You Make the Call!
Here’s the Scenario:
You hit a groundstroke but hit the ball twice (a double hit) during the shot. What’s the call?
This “double-hit” scenario rears its ugly head every-so-often on the pickleball courts. Intuitively, it seems like it’s an illegal shot that should result in a fault for the person striking the ball. However, before calling a fault on yourself for a “double-hit” or “carry,” understand this: If the “double-hit” or “carry” was a result of one continuous motion — without a second intentional swing or push — then it is, indeed, a legal shot even if it hit your paddle twice in the one swing.
So in interpreting this rule, “one continuous motion,” is the operative concept. Here is what the applicable rule about the double hit in the 2019 International Federation of Pickleball Official Tournament Rulebook has to say about carries and double-hits.
Double Hit according to the 2019 International Federation of Pickleball — Official Tournament Rulebook
Double Hits. Balls can be hit twice, but this must occur during an unintentional, continuous, single-direction stroke. If the stroke is not continuous or not in a single direction, the hit is not allowed and a fault will be declared.
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Whose call is it – player A returns a ball. The opponent, player B, thinks the ball that player A hit actually hit twice before player A returned it. Player A says that the ball did not hit twice before he hit it. Who gets to make that call?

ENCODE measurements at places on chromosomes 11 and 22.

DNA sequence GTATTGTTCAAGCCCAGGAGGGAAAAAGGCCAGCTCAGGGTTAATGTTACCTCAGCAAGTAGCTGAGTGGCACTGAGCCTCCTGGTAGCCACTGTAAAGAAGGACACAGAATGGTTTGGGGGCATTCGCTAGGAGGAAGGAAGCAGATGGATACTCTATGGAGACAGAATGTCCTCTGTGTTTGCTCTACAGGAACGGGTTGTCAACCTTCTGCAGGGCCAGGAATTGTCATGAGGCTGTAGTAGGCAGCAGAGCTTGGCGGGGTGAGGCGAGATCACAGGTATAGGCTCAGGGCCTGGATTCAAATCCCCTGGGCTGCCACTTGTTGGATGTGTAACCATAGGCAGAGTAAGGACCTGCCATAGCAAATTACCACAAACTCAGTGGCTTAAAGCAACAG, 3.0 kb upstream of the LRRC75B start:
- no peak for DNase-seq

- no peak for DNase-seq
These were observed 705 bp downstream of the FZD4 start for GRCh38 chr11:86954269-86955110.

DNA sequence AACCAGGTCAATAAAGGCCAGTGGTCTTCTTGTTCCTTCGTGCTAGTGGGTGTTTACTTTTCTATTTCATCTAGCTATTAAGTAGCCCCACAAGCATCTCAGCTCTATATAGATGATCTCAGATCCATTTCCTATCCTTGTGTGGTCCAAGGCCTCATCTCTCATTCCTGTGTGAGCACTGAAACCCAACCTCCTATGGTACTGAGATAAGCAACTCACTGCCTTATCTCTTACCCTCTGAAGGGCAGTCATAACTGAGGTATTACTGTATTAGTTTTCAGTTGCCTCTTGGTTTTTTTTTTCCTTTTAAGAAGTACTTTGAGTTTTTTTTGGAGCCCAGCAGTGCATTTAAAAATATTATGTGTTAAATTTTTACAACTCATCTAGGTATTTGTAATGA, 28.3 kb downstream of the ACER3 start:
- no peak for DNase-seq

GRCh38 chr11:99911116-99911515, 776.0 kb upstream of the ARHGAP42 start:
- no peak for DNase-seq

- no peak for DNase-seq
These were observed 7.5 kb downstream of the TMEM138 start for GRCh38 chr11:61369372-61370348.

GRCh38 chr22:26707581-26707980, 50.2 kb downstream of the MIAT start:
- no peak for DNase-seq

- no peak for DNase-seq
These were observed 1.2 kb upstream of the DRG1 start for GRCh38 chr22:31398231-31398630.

Hi Debra, Great question. In non-officiated play, the only calls one can make on the opposite side of the net (and are enforceable without needing agreement from the offending party) are service foot faults and NVZ infractions. Because this is not a service foot fault or NVZ infraction question, Player A has to actually “admit” that it bounced twice. If there is no agreement, player A “wins” the argument and, therefore, it would NOT be ruled as a fault on player A. Hope that helps.
Neil Power says
Who is responsible for determining whether the serve is in or out in doubles? Can the team that’s serving make the call for their opponents…….obviously this can be a very contentious rule for players. The receiving team should make their own calls in my opinion.
Rules #6.D.1 and #6.D.2 address your question and the responsibility of calling lines on your side of the court.
Hope this helps!